Pope Leo honored Our Lady in her litanies with a new title, Queen of the most holy rosary; and raised this day to the honor of a second class feast with a proper Office. This feast is also a memorial of glorious victories, which do honor to Our Lady of the Rosary.
Heaven itself corroborated these honors given to Our Lady. Only a short time after this, Our Lady of Fatima appeared in 1917, and in October of that year, the very month dedicated to the Holy Rosary, She announced to the world: "I am the Lady of the Rosary."

 

Let us list here a small fraction of the victories directly obtained from God through the Holy Rosary:

  • The Battle of Lepanto which saved Rome and Vienna, and thus the Pope and the Emperor, from Moslem subjugation
  • The deliverance of Vienna by Sobieski
  • The victory given to Prince Eugene of Peterwardein
  • The raising of the siege of Corfu
  • The taking of Belgrade
  • The withdrawal from Soviet Troops from Austria on Oct. 26, 1955
  • The deliverance of Brazil from Communism in 1964

 

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On this Feast of the Holy Rosary, the joys experienced on the other feasts of the Mother of God, are all gathered up and resumed in this one, for us, for the angels, and for Our Lady herself.

Like the angles then, let us offer, together with Mary, the homage of our just delight to the Son of God, her Son, her King and ours.  The mysteries of Jesus and Mary are our instruction and our hope. The Church prays today that they may also be our rule of life and our pledge of eternal salvation. That is the power of the Holy Rosary.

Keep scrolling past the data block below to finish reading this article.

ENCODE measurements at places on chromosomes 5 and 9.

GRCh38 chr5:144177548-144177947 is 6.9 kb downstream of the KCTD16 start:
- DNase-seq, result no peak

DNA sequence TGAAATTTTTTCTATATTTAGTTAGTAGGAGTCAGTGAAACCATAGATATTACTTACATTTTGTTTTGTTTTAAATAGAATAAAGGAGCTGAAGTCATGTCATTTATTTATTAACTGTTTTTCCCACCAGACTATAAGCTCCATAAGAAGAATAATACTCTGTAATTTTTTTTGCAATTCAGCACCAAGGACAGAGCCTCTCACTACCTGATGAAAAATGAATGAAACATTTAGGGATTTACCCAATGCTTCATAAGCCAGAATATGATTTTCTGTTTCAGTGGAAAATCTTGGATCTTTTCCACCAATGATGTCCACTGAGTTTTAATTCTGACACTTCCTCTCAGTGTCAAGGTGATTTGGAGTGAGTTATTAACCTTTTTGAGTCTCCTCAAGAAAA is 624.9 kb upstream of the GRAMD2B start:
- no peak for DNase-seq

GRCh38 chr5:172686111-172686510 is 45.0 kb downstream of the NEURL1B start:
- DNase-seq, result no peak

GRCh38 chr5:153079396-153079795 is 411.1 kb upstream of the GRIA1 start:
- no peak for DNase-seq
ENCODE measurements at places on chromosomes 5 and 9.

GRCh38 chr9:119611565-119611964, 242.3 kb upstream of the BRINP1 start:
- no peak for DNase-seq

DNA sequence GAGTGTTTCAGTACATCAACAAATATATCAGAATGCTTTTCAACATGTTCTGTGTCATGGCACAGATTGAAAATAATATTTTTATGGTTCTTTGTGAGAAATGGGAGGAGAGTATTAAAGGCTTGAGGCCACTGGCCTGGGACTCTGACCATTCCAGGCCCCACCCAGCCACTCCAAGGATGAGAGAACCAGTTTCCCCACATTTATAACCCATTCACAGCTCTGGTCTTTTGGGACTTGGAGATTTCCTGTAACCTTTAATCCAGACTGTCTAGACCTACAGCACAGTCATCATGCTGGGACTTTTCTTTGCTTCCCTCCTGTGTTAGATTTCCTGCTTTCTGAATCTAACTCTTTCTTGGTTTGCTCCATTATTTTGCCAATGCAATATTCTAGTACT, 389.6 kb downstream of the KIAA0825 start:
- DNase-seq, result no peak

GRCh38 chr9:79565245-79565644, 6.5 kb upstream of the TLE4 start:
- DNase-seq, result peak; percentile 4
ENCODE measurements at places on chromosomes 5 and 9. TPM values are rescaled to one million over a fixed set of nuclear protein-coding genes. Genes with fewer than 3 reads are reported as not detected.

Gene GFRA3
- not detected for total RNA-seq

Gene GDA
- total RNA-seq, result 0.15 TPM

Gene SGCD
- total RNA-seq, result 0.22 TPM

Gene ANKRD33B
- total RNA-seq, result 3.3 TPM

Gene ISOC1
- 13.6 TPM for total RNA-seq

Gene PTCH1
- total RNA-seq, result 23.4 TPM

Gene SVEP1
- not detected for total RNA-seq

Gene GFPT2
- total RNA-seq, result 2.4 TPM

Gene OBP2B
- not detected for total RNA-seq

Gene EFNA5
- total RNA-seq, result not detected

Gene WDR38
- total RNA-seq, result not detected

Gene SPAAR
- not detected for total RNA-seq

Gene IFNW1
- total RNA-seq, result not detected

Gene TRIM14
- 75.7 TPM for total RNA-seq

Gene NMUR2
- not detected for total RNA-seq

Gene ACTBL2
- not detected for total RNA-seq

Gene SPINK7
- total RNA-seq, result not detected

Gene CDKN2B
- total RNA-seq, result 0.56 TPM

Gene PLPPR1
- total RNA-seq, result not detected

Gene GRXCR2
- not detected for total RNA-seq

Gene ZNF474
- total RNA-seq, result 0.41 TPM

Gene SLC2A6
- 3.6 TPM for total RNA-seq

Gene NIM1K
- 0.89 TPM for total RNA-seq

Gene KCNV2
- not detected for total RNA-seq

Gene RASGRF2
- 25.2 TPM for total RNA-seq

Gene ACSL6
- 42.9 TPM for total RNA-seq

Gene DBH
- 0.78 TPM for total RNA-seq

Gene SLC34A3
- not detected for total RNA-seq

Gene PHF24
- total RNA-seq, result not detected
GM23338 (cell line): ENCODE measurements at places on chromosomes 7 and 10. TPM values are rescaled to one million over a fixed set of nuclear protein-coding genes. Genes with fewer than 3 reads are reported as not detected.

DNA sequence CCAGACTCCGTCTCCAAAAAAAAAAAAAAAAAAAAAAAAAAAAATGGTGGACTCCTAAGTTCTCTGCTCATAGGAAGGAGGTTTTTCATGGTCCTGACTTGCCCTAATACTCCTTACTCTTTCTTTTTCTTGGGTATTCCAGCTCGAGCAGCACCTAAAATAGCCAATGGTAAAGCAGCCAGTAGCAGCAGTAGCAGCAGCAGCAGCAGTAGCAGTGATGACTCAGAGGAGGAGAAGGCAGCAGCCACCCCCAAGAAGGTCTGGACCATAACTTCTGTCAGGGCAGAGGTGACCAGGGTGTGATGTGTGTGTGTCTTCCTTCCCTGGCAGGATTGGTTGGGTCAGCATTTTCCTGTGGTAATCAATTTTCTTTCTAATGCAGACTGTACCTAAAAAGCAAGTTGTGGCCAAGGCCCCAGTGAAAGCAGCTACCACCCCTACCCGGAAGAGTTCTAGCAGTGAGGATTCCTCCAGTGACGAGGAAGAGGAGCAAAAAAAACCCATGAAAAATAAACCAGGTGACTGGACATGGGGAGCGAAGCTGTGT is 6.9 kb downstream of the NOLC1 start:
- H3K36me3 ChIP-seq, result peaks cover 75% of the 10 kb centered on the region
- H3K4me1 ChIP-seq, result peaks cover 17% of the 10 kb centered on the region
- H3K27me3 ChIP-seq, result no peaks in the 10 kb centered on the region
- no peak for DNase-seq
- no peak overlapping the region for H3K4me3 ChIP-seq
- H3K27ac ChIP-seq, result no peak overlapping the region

Our Lady’s mysteries are before all time in God’s sight, like those of Her Divine Son; like these they will endure for all eternity; like them they rule the ages, which circle round the Word and Mary, preparing for both in the Old Testament and perpetuating their presence by the ceaseless praise of the most holy Trinity, in whose name all Christians are baptized.

The Rosary honors all these mysteries. Today’s feast is a glance back upon the cycle of Redemption as it draws to a close. From these mysteries and today’s view of them all, we learn from Our Lady herself in this passage from Proverbs, which the Church applies to Mary:
"Now therefore, my children, consider my ways; imitate me, that you may find happiness." ‘Blessed is he that watches at her gates.’

Let us pray to Mary, rosary in hand, thinking of her at the same time, meditating on her life and her greatness, and watching, for even just 15 minutes each day, at the entrance to the palace of this incomparable Queen. The more faithful we are to the Rosary, the more assured will be our salvation and our progress in true life.

Let us congratulate the Queen of the Holy Rosary on her perfect life, all truth, and justice, and meekness, which won her the love of the supreme King. Let us proclaim the nobility of her race, unequalled in the whole world.